66. 66. Diagnostic Pearls - Cady• How’s work? – How has your employment history been?• How’s your mood? Your marriage (relationship)?• How was school for you?• Are people nervous driving with you?• Are there periods of time when you have too much energy for no particular reason?• Do you ever have to have a beer at the end of the day to relax? – [gently lead in to other substances, especially stimulants that may have a CALMING effect] – “Have you ever taken any of your child’s ADD Rx?” [or other stimulants, energy drinks, diet pills, or cocaine]
    67. 67. Failure to adequately treat1. “Begin with end in mind.” (Covey)2. Start LOW – (rule of thumb – ½ what the drug rep and package insert says!)3. Go up to the maximum tolerated dosage, with finesse. – Tell them about “Goldilocks”1. If it doesn’t work, add something complimentary (that makes sense).
    68. 68. THE FACTS• SSRI’s treat depression AND/OR anxiety• Patients may INITIALLY need something else for daytime anxiety or sleep.• BZD’s of choice: – clonazepam 1 mg tablets – ½ to 1 twice daily to three times daily – Diazepam – 5 mg =- ½ - 1 ½ twice daily to three times daily • (first pass and second pass effects)• ANTIANXIETY RX (non BZD) – Buspirone, per package insert. Push to 20 mg THREE TIMES DAILY or to the point of maximum tolerability for 4 – 6 weeks AT THAT DOSE. – Start with 5 mg. Can use WITH SSRI’s
    69. 69. AVOID Alprazolam (Xanax ®)• Addicting (and rapidly so)• Can have seizures if rapidly withdrawn (structurally similar to carbamazepine)• MD’s shot over it.• NOT an “anti-anxiety” medication• NOT a sleeper.• Even if they need a BZD for anxiety, it doesn’t have to be Xanax.
    70. 70. Sleepers – my preferences• Sleepers: – Rozerem (brand) (a melatonin analog) – 8 (up to 16* mg) at bedtime. VASTLY under-rated. May need to take 2 weeks before adequate effect. (* off-label dose) • Dual acting agent – homeostatic and circadian effects. 70x as potent as melatonin. – Trazodone (50 – 150mg ½ - 2 hrs before HS. (Note, off label “unapproved.” Warn on priapism). – Lunesta (brand) – 2 – 3 mg. Try samples. Have mouthwash on hand. (Probably most predictable agent) – Ambien 12.5 mg CR (brand) – legitimately lasts longer than zolpidem. Probably not as effective as Lunesta. – Zolpidem – generic. People get hooked on it.• Paradigm: SYMPTOMATIC treatment – after depression is stabilized, fade out the sleeper
    71. 71. Why treatment failures occur: too much or too little… The REAL mechanism of action of SSRI’sAnimation © NEI, Inc. (Neuroscience Institute) and is used specifically with permission fromStephen Stahl, MD, Ph.D.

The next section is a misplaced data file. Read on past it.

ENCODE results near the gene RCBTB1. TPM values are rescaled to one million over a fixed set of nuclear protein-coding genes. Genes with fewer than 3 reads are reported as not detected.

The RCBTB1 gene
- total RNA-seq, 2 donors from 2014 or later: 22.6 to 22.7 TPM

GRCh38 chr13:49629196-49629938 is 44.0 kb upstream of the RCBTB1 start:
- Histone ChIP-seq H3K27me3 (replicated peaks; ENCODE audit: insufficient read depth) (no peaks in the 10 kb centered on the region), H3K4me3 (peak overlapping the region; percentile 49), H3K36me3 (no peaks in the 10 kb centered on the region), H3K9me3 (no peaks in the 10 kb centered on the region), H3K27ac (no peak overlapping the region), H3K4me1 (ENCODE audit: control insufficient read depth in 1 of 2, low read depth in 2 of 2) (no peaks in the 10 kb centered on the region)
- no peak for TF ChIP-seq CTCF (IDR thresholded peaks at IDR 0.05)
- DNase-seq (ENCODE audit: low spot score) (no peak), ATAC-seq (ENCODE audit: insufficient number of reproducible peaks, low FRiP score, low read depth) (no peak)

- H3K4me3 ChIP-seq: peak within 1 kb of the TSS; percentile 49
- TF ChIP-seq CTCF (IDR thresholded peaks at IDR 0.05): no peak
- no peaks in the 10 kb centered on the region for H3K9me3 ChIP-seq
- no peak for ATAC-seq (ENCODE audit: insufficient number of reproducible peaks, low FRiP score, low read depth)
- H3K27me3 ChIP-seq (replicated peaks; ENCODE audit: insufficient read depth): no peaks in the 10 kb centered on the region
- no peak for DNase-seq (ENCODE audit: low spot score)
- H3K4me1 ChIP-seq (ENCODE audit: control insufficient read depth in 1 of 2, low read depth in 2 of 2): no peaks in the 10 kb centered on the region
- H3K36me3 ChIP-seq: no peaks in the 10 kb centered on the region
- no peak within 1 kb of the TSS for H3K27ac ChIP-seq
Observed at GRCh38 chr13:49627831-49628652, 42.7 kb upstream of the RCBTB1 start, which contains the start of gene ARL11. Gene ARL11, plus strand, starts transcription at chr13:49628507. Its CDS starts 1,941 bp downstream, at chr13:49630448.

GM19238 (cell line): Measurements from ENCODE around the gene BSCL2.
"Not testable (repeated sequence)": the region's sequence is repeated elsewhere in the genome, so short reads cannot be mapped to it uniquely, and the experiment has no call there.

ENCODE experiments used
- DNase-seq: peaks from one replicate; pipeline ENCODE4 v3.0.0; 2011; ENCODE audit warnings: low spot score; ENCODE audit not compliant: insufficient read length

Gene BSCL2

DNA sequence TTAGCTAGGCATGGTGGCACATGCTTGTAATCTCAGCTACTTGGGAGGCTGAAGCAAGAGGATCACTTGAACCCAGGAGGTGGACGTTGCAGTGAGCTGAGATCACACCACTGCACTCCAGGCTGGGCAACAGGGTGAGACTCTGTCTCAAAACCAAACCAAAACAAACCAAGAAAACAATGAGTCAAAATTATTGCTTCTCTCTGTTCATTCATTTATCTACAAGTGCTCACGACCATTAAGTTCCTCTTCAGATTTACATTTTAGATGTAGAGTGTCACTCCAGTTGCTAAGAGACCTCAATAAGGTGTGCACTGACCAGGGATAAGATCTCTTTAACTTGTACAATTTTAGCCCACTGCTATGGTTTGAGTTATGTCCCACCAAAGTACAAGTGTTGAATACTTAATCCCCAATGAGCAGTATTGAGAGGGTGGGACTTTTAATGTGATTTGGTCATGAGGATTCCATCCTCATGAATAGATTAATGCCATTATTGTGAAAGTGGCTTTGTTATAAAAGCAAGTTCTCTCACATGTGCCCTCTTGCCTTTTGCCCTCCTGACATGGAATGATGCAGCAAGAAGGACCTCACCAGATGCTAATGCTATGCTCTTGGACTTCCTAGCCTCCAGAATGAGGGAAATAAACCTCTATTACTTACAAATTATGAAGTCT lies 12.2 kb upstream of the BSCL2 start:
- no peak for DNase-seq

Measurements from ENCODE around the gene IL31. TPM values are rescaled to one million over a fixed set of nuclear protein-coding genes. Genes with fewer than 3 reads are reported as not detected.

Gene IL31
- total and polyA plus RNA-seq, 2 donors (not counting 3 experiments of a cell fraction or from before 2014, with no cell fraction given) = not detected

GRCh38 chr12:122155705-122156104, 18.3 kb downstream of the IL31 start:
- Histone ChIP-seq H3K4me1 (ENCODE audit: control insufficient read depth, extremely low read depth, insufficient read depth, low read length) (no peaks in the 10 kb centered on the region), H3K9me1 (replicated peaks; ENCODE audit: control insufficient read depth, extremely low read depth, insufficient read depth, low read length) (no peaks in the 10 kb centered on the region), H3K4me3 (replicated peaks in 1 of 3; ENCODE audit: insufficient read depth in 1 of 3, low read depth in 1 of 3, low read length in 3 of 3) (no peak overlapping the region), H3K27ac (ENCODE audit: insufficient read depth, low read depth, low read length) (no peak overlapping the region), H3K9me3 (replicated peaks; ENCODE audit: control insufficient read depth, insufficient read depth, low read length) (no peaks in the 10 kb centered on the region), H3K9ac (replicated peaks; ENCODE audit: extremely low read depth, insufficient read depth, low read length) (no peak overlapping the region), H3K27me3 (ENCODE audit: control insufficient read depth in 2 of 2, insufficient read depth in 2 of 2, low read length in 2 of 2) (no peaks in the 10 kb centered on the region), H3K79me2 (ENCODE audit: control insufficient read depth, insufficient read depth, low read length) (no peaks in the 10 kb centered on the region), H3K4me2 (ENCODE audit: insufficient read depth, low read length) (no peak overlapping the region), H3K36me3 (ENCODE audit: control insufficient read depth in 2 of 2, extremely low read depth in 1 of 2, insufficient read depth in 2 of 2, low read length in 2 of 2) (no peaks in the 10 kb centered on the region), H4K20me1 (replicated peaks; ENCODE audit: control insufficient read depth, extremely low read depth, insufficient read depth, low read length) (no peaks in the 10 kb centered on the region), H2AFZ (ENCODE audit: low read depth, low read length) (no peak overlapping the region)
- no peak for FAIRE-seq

72. 72. Drug, drug...whos got the drug?
    73. 73. Depression/anxiety Rx: • TCA • Venlafaxine (Effexor) • Duloxetine (Cymbalta) • Mirtazapine (alpha 2) • Desmethylvenlafaxine (Pristiq) & others….
    74. 74. Side Effects & Drug Interactions:The Doc Cady “Can’t s” of the TCA’s Pee ANTICHOLINERGIC/ Poop ANTIMUSCARINIC Spit EFFECTS Spurt Focus Think  Stand up Alpha-adrenergic  Stay awake blockade  Stay thin "Antihistamine" effects
    75. 75. “Drug-drug interactions” clinically relevant?!
    76. 76. Drug-drug interactions: chum for legal “sharks”
    77. 77. “Strattera [coupled withProzac or Paxil] has beengreat for our admissions. ” -Dr. William Beute, MD Pine Rest Campus Clinic Grand Rapids, MI April 21, 2004 [quoted with permission]
    78. 78. Cytochrome p-450 2D6 inhibition measured as % increase in “Desipramine AUC” – in vivo data Critically important when combining with other Rx metabolized through 2D6 pathwaysPreskhorn, Alderman, et al. Pharmacokinetics of desipramine coadministeredwith sertraline or fluoxetine. J. Clin Psychopharmacol 1994;14:90-98;Escitalopram package insert - note – different source of data, but same method
    79. 79. Some drugs metabolized through cytochrome P-450 IID6 systemADHD Antibiotics ANTI-PAINAmphetamines •TMP & SMXSTRATTERA CODEINE! •AmpicillinAnalgesics •Erythromycin Bronchodilators•Acetaminophen •Penicillin •Theophylline•Aspirin •Tetracycline CardiacAntacids Antidepressants •Digoxin; digitalisAntiarrthymics •TCA’s & “2P’s” Cough•Procainamide, Antihistamines •Dextromethorphan•Quinidine Antihypertensives Diuretics•Encainide•Flecainide Antipsychotics •ChlorthalidoneAnticonvulsant •Clozaril •Furosemide•carbamazepine •Risperdal •HCTZ •Zyprexa •Triamterine
    80. 80. The “not so selective” SSRI’s; how to “Do yourself a favor.”drug SSRI? 2nd order effects Side effects possibleEscitalopram Yes NOTHING (excess serotonin side(Lexapro) now effects only)genericSertraline (Zoloft) Yes Dopamine (1/3 as Agitation, nervousness; potent as improved [ ] amphetamine)Citalopram Yes AntiH1 Sedation (note- FDA(Celexa) lowered max dose to 40mg)Paroxetine (Paxil) Yes Ach Doped up, TCA effects, NOT “NRI” neurocognitive problems, withdrawal. Sexual, Prostate sxsFluoxetine Yes 5HT2C Agitation, appetite(Prozac) suppression